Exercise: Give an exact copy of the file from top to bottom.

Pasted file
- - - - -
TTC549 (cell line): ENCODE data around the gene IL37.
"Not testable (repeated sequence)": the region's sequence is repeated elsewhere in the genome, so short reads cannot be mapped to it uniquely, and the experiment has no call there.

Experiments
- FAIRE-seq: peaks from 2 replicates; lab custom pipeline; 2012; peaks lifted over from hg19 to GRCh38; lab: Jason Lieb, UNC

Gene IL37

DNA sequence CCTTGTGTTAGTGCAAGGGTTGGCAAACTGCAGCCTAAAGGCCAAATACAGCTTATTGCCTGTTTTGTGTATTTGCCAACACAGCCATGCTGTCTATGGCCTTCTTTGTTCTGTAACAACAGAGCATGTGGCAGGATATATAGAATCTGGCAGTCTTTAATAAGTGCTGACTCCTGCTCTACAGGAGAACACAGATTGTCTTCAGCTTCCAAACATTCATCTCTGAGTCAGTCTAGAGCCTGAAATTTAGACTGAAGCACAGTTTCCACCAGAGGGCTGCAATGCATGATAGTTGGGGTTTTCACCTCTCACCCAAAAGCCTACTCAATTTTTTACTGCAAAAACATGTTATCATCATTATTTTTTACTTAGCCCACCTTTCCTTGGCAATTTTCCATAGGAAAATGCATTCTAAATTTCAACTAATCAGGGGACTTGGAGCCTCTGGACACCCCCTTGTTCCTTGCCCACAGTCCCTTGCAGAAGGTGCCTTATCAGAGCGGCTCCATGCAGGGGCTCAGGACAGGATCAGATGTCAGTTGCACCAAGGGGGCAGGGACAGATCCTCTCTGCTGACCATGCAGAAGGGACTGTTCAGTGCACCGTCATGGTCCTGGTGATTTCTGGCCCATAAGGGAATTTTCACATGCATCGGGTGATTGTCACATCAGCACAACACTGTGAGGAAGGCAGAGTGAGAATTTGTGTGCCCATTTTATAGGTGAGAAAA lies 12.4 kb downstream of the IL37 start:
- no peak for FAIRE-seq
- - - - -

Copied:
TTC549 (cell line): ENCODE data around the gene IL37.
"Not testable (repeated sequence)": the region's sequence is repeated elsewhere in the genome, so short reads cannot be mapped to it uniquely, and the experiment has no call there.

Experiments
- FAIRE-seq: peaks from 2 replicates; lab custom pipeline; 2012; peaks lifted over from hg19 to GRCh38; lab: Jason Lieb, UNC

Gene IL37

DNA sequence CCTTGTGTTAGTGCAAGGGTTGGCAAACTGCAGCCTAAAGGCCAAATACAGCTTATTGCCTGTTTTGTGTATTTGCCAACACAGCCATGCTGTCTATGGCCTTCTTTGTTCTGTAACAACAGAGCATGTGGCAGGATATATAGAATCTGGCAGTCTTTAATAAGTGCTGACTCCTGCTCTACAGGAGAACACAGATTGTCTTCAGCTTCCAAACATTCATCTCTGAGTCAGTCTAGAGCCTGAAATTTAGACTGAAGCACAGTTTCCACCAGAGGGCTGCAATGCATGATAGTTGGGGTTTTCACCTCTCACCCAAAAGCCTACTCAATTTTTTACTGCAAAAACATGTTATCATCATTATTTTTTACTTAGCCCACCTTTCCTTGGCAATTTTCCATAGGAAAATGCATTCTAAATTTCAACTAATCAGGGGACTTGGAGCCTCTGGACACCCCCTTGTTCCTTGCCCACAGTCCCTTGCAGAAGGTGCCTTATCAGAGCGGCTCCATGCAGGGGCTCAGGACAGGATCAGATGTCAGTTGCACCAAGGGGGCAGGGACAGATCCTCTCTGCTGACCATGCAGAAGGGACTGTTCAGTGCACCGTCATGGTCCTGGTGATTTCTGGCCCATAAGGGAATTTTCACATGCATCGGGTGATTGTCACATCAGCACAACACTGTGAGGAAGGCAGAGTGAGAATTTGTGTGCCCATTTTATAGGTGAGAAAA lies 12.4 kb downstream of the IL37 start:
- no peak for FAIRE-seq